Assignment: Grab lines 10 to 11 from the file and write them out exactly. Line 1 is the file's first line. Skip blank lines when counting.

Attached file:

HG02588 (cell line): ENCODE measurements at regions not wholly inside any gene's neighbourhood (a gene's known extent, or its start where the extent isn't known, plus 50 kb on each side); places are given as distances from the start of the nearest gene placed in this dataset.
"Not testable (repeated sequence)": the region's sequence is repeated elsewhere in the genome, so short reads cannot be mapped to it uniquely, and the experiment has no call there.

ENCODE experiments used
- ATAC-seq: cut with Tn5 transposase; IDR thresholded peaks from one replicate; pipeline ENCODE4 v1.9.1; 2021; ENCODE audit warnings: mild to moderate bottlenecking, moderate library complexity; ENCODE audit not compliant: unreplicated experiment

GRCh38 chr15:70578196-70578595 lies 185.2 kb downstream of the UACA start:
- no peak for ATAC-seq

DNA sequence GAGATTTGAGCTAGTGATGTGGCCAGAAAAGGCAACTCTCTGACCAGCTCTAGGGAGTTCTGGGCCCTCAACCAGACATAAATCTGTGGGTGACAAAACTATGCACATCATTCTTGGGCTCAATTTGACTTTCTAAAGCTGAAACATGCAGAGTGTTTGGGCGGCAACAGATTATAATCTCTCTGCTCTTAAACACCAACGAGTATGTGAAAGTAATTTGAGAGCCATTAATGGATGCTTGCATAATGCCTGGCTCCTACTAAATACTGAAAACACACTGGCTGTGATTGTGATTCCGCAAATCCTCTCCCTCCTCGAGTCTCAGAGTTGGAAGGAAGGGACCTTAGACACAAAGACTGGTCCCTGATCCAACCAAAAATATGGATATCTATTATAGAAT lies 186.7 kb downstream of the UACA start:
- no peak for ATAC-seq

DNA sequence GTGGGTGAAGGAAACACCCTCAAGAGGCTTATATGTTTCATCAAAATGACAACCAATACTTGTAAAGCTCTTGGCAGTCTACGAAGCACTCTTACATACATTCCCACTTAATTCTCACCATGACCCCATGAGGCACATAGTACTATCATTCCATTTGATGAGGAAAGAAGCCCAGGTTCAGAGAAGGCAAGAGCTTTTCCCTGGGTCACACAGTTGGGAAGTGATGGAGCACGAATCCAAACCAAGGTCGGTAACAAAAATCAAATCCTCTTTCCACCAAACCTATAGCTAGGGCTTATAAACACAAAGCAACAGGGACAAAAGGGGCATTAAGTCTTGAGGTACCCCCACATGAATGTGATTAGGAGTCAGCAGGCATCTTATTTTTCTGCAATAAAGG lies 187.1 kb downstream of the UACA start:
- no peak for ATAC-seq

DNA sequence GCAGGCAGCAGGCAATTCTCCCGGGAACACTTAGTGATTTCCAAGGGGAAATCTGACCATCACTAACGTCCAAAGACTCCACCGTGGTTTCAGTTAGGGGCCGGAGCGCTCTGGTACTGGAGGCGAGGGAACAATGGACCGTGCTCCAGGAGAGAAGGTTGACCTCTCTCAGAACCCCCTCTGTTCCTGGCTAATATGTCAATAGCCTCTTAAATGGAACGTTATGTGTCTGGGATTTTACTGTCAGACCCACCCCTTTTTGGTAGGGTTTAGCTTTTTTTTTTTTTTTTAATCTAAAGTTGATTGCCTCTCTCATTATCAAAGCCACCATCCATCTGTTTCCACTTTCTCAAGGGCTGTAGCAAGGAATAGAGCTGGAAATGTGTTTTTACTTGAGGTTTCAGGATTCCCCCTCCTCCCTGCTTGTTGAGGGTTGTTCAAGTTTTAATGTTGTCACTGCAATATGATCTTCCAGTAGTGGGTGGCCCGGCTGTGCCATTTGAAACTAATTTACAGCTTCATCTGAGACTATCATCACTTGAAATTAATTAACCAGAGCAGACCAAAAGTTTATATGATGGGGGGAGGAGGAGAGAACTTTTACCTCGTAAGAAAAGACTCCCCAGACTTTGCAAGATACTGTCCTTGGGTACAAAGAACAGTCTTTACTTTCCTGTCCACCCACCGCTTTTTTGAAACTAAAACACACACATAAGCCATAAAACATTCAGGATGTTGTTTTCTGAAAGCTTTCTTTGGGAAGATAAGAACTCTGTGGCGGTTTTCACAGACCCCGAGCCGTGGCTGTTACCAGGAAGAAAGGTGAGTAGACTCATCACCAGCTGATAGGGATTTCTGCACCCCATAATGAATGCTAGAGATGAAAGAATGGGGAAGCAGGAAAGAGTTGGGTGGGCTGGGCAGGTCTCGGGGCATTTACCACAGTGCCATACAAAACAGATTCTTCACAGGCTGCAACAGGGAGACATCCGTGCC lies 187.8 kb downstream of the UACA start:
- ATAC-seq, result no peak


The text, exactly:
- no peak for ATAC-seq

DNA sequence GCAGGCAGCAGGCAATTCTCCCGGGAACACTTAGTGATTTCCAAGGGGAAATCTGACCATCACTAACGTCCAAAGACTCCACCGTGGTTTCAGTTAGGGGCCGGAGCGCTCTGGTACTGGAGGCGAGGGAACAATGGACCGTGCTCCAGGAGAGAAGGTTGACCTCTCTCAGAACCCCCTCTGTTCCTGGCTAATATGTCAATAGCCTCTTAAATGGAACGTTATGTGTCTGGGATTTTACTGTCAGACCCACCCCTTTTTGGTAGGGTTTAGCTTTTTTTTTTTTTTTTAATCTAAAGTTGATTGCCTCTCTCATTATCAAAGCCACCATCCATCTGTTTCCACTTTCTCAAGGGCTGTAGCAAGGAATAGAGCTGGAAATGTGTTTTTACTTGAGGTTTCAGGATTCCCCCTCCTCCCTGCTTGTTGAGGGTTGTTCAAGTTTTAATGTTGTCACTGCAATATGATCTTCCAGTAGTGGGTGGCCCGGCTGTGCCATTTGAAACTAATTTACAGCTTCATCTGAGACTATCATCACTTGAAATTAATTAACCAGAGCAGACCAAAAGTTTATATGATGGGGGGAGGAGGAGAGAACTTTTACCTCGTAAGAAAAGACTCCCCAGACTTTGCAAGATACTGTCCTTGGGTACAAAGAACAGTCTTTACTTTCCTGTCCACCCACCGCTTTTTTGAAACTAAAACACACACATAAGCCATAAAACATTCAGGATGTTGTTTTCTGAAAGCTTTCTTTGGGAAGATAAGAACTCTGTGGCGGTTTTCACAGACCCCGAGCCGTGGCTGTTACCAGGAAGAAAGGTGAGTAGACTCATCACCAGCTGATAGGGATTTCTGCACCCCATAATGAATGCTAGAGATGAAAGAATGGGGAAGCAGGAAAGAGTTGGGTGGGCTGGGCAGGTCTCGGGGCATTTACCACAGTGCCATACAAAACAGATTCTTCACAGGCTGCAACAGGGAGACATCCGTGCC lies 187.8 kb downstream of the UACA start: